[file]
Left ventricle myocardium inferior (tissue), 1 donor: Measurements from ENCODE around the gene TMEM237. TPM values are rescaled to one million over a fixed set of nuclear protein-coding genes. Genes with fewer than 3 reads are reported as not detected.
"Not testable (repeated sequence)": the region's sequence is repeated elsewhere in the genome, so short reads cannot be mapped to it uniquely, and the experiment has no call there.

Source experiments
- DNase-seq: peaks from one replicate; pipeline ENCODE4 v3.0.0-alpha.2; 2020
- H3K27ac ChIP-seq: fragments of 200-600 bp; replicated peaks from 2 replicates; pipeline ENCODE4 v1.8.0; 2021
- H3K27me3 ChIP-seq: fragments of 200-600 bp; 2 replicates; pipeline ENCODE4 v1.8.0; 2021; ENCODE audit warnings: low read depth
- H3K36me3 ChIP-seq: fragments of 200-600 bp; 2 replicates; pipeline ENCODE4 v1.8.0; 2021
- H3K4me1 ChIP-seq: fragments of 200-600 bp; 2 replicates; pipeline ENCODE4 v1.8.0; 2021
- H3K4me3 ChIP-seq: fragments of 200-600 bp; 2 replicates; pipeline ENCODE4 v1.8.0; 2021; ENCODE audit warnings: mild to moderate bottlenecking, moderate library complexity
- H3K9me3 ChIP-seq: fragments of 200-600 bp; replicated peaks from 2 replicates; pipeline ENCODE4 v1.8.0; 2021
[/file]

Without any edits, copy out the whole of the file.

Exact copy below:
Left ventricle myocardium inferior (tissue), 1 donor: Measurements from ENCODE around the gene TMEM237. TPM values are rescaled to one million over a fixed set of nuclear protein-coding genes. Genes with fewer than 3 reads are reported as not detected.
"Not testable (repeated sequence)": the region's sequence is repeated elsewhere in the genome, so short reads cannot be mapped to it uniquely, and the experiment has no call there.

Source experiments
- DNase-seq: peaks from one replicate; pipeline ENCODE4 v3.0.0-alpha.2; 2020
- H3K27ac ChIP-seq: fragments of 200-600 bp; replicated peaks from 2 replicates; pipeline ENCODE4 v1.8.0; 2021
- H3K27me3 ChIP-seq: fragments of 200-600 bp; 2 replicates; pipeline ENCODE4 v1.8.0; 2021; ENCODE audit warnings: low read depth
- H3K36me3 ChIP-seq: fragments of 200-600 bp; 2 replicates; pipeline ENCODE4 v1.8.0; 2021
- H3K4me1 ChIP-seq: fragments of 200-600 bp; 2 replicates; pipeline ENCODE4 v1.8.0; 2021
- H3K4me3 ChIP-seq: fragments of 200-600 bp; 2 replicates; pipeline ENCODE4 v1.8.0; 2021; ENCODE audit warnings: mild to moderate bottlenecking, moderate library complexity
- H3K9me3 ChIP-seq: fragments of 200-600 bp; replicated peaks from 2 replicates; pipeline ENCODE4 v1.8.0; 2021